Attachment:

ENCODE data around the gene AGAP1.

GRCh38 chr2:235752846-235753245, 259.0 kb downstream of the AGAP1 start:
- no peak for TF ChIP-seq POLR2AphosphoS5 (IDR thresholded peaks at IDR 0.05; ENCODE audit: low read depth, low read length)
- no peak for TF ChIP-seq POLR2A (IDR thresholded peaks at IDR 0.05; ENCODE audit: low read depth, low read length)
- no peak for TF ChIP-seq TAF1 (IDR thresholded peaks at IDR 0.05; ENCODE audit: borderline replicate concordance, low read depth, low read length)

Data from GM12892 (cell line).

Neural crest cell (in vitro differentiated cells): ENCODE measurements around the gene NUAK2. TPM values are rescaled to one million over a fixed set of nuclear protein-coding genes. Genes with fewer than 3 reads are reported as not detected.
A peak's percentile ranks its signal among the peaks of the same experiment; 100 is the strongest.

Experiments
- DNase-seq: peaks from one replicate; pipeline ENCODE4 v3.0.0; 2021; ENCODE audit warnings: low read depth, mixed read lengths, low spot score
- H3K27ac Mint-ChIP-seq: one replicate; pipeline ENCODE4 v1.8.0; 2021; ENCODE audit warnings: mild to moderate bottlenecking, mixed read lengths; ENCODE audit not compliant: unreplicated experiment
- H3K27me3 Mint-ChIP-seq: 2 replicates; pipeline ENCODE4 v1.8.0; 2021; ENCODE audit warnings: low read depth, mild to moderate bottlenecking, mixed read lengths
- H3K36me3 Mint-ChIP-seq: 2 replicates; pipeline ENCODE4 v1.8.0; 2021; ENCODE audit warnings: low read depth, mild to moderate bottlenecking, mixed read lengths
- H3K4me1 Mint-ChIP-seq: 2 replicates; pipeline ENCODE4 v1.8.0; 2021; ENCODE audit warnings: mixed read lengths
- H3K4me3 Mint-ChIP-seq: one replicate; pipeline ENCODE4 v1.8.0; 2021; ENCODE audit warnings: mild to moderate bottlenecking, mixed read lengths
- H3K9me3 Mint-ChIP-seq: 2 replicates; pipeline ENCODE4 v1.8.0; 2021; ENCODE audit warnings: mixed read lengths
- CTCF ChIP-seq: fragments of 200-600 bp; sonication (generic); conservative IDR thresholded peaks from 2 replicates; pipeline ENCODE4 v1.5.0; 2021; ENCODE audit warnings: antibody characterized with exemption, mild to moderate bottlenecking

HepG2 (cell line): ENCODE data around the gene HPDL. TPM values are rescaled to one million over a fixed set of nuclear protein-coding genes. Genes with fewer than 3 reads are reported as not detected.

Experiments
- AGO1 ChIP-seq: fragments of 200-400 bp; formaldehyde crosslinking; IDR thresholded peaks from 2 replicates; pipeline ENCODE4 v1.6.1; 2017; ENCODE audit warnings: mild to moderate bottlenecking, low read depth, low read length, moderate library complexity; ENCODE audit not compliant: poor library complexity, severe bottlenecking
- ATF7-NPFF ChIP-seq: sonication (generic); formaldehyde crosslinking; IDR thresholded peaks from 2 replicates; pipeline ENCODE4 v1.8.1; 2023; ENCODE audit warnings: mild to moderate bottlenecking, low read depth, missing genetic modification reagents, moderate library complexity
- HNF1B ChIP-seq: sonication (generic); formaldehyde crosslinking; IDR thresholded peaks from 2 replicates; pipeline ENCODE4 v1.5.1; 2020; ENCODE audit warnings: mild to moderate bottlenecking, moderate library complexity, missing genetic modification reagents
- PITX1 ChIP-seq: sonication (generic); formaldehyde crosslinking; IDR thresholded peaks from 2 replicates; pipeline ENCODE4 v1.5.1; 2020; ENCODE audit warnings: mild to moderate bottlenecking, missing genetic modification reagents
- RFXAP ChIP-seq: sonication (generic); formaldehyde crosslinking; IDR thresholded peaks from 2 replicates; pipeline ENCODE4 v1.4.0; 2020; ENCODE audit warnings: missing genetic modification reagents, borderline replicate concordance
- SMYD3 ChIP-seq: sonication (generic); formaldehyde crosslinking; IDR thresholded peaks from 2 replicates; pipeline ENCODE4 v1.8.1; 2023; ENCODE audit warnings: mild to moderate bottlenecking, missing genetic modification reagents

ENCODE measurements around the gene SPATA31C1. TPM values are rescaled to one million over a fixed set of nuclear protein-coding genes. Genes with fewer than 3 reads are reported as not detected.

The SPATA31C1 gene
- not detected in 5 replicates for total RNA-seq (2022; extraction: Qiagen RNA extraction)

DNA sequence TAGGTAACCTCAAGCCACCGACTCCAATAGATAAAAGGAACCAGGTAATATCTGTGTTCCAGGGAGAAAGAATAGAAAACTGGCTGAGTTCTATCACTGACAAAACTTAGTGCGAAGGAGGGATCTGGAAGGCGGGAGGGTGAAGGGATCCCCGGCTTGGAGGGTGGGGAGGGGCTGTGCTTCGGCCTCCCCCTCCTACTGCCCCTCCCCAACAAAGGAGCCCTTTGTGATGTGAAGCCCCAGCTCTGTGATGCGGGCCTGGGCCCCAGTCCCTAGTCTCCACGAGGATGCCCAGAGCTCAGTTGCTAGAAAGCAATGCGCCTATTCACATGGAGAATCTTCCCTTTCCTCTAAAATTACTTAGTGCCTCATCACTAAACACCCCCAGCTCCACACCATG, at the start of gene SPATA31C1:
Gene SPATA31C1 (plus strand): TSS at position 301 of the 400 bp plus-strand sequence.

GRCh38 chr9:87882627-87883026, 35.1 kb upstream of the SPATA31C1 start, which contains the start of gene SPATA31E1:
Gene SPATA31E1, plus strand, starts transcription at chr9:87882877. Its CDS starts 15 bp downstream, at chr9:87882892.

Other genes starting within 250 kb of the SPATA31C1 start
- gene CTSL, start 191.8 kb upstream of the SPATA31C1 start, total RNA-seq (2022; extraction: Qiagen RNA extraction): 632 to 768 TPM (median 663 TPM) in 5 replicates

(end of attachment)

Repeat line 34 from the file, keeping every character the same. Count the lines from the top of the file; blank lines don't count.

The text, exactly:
- gene CTSL, start 191.8 kb upstream of the SPATA31C1 start, total RNA-seq (2022; extraction: Qiagen RNA extraction): 632 to 768 TPM (median 663 TPM) in 5 replicates